One more way you can overcome this is really to just ask for help on places like GitHub issues (for the software you’re having a problem with), Quora or commenting on YouTube tutorials which you try and can’t get to work. Seriously, you’ll be surprised how often people do respond — we all want to get that thing installed, and at the end of the day, can understand each other’s frustration.

The pace of change in the coding community

Things change all the time in web development. A tool can become redundant in months, there seems to be a new “revolutionary framework” every other week, and unique programming patterns are emerging all the time.

It’s the perfectionist’s nightmare — “What if the frame I chose goes out of fashion?” or “What if the skill I’m learning isn’t a hireable one when I get to the level I’m aiming for?.”

Here is the truth though: things aren’t moving faster than you can learn.

Put it this way, if someone ever told you “X framework is going out of fashion” or “X programming language is old and terrible to use,” the thing they don’t realise is that most of these frameworks and languages still get 1000’s of job posts requiring them worldwide every single day.

Frameworks are never truly phased out in months. The community phases them out many years. So you’re in luck.

Our advice here is to pick a modern enough tool or framework that has at least been around for two years and seems to be going strong with sufficient jobs available, and that has an active community on Stack Overflow. These are tell-tale signs of a framework that will be long-standing.

Even better if it has LTS support, like Laravel, NodeJS, etc. LTS stands for Long-term support and shows it has an active enough community and enterprise following because this is the scale of commitment enterprises require.

So in short, pick a good one and go for it — the worst case scenario is you’ll have to re-skill in 6 years time — much better than never having started in the first place! And if that actually did occur, however unlikely — you’ll be in a much better position to hop ship.

Tell us your struggles

As much as we can find droves of content on the web teaching you to code, we’ve seen a lack of focus on the individual battles people have when just getting started. Most of it focuses on only tips or concepts — so we want to help cover the other side which is just as important — attitude and mindset. We want to engage the community in that conversation.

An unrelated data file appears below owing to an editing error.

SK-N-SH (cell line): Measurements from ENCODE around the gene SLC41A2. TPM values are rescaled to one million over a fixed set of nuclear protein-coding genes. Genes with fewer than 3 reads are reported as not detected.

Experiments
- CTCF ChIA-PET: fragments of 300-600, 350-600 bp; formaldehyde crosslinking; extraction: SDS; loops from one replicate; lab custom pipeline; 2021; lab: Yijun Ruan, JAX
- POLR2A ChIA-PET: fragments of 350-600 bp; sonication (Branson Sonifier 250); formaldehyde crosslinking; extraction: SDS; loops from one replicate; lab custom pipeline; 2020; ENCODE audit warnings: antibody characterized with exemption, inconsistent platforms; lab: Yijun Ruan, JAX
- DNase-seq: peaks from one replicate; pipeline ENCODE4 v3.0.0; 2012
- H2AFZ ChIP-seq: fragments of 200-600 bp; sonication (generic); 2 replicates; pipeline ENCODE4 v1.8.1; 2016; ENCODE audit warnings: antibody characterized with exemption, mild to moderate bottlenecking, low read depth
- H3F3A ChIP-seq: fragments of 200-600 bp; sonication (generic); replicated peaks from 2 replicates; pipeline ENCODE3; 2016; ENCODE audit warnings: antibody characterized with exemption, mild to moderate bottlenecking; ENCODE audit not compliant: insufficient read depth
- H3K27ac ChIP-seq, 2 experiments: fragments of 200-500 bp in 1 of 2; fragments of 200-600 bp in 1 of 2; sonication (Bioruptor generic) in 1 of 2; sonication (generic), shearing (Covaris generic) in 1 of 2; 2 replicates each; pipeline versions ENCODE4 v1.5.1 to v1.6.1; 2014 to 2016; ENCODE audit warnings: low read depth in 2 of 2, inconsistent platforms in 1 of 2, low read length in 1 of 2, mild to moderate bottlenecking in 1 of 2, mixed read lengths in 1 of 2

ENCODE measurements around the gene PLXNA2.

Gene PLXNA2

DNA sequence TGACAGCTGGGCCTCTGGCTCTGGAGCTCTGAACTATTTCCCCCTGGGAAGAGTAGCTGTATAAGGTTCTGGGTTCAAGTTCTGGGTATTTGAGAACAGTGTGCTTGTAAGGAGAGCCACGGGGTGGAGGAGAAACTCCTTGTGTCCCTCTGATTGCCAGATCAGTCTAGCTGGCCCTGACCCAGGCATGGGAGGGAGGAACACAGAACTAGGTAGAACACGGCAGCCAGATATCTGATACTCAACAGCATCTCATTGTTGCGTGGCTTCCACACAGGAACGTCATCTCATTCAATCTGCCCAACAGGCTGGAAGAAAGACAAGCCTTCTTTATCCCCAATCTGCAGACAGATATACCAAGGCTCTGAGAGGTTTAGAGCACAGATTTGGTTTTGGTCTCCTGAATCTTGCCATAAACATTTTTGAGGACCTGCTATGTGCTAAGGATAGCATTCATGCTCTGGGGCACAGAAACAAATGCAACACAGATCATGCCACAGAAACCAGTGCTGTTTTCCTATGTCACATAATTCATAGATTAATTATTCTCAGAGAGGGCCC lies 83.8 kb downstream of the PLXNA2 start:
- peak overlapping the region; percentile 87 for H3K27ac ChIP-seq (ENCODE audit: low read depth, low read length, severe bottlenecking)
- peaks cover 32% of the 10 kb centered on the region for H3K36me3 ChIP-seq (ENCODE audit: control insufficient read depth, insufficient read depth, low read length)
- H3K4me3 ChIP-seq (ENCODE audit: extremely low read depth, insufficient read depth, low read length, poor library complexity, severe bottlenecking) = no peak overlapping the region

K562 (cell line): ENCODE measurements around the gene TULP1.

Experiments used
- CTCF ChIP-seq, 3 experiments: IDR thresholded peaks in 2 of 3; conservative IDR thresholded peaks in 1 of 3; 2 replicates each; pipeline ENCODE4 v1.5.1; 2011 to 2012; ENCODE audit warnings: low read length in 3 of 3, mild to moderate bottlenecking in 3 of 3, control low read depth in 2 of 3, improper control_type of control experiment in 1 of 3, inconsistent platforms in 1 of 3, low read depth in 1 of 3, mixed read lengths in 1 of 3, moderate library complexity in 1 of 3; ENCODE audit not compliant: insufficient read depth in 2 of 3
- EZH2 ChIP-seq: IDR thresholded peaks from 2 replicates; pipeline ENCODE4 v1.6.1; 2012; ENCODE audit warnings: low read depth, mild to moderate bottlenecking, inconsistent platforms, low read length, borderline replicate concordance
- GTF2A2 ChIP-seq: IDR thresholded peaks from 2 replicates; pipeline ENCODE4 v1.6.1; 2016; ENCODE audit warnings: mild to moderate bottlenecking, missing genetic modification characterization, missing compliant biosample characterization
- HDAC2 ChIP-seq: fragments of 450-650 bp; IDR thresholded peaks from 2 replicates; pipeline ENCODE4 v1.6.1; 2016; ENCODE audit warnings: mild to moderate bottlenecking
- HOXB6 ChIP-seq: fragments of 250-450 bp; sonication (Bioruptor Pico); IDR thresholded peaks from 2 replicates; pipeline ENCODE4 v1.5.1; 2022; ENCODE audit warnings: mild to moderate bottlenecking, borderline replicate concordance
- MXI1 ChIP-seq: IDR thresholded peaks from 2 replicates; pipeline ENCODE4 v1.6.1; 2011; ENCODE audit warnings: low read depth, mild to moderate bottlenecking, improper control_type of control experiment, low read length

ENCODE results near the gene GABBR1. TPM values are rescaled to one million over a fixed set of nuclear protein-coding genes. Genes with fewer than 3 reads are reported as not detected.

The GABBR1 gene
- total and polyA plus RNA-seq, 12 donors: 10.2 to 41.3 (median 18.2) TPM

Let us know in the comments what struggles you’ve had, and we’ll do our best to help you directly — and maybe even write articles on your specific issues if we see some themes emerge!

We help people do what they love for a living

There's hundreds of tutorials available online to learn web & app development, and we want to contribute to the conversation of healthy learning. We run online code bootcamps and also provide free courses for beginners to show them ropes in web development.

To check us out and register for any of our free courses, visit the Skill Pathway website.

Top comments (3)

efrapp profile image
Efrain Pinto Ponce

I’m surprised that this post hasn’t received comments yet. It is a very helpful and valuable post and I feel identified with some ideas expressed here. I’m a developer with 7 years of “experience” and I still find myself struggling with some things when I try to develop and application. I would like to check your page to improve some aspects of my career path.

Thanks for this post!

matthew_collison profile image
Matthew Collison Author

Thanks so much for this comment Efrain! We're glad you found it so helpful and valuable, it means a lot to us. It's one of the first posts we wrote and we continue to write things that we think can bring value, sometimes we wonder whether re-posting these old ones could be useful to anyone.

It would surprise most that a lot of developers even with 10+ years developers struggle with a lot of the issues outlined in this post - and that's absolutely ok. We definitely do too. And you sharing your experience should help others stop judging themselves for it - programming is hard and the points here only speak to the little side effects that make it more difficult.

Thanks again for your comment! We hope you get tons of value from our other posts in this series!

efrapp profile image
Efrain Pinto Ponce

Yeah I’m definitely going to read all the series. Thank you!

Take a look at this:


Go to your customization settings to nudge your home feed to show content more relevant to your developer experience level. 🛠